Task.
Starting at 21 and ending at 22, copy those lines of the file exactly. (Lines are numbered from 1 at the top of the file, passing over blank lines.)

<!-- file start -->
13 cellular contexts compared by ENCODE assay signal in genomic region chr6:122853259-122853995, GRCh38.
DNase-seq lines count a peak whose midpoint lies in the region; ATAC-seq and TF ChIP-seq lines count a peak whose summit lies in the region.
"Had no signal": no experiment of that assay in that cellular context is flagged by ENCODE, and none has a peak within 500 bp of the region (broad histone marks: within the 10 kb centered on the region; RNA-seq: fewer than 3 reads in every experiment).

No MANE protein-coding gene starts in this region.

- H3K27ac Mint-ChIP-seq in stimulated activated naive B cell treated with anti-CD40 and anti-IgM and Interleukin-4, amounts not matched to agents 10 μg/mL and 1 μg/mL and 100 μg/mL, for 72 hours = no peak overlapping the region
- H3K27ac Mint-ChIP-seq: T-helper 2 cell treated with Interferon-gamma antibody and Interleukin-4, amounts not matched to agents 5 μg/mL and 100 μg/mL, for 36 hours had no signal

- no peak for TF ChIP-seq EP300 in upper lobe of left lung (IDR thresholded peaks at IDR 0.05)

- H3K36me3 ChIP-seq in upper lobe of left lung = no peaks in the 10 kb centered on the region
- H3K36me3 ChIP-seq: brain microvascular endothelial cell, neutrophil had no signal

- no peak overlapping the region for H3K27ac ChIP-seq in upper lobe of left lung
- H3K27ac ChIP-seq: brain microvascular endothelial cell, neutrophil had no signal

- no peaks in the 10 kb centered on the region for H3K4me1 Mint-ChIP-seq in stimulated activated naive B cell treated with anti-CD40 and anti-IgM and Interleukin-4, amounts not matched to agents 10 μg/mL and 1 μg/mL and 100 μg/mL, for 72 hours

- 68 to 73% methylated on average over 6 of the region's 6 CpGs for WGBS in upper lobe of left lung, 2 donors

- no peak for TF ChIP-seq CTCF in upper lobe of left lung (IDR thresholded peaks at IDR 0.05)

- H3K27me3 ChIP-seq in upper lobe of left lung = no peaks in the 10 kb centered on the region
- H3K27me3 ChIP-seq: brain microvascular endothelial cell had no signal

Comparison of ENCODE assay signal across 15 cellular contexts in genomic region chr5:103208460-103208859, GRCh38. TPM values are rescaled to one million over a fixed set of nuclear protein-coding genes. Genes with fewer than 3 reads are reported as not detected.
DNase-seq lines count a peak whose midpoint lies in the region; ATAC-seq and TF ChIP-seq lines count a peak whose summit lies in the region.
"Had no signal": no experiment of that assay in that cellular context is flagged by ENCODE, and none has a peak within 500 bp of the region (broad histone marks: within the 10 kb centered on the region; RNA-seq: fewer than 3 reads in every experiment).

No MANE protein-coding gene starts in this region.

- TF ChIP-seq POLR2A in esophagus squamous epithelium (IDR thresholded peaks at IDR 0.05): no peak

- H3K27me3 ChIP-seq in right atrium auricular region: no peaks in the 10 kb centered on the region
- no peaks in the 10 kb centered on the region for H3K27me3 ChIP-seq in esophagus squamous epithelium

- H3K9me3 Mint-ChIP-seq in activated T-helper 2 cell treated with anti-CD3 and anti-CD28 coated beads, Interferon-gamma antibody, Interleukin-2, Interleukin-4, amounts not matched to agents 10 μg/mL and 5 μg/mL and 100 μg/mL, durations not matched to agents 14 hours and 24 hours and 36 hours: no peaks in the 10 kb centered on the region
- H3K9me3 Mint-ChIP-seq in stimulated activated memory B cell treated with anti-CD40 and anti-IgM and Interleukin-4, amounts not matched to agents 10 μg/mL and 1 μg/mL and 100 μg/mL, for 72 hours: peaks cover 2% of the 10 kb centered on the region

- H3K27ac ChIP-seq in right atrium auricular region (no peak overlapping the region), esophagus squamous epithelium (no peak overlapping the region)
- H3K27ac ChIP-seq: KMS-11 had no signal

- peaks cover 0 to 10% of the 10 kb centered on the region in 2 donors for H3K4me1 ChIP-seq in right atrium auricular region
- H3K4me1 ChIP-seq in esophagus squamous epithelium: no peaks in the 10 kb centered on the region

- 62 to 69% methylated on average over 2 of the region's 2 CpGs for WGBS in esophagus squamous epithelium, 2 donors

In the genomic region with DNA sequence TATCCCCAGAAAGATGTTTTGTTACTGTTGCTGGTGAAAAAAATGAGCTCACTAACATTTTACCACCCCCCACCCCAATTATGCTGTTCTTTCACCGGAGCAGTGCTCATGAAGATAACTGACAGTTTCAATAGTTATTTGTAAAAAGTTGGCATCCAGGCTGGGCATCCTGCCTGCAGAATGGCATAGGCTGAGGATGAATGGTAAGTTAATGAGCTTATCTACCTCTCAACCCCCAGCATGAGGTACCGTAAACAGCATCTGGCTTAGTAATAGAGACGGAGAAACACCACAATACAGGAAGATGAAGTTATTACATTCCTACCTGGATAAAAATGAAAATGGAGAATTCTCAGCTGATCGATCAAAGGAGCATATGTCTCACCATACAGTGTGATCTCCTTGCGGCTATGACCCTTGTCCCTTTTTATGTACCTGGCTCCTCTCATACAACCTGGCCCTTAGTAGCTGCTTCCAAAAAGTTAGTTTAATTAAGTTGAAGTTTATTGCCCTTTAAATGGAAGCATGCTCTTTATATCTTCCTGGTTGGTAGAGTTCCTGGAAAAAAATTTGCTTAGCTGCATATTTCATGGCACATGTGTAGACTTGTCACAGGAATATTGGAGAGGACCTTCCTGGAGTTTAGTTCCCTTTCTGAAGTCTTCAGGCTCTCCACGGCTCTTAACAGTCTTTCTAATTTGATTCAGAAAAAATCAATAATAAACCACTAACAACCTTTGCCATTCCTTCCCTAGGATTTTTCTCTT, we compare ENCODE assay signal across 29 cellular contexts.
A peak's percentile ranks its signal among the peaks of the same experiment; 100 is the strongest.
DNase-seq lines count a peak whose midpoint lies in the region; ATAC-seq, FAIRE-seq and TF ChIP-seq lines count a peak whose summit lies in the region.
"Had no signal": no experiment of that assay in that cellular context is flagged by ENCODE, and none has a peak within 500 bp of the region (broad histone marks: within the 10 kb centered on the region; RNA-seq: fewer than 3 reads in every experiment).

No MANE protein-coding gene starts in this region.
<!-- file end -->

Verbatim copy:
- TF ChIP-seq POLR2A in esophagus squamous epithelium (IDR thresholded peaks at IDR 0.05): no peak

- H3K27me3 ChIP-seq in right atrium auricular region: no peaks in the 10 kb centered on the region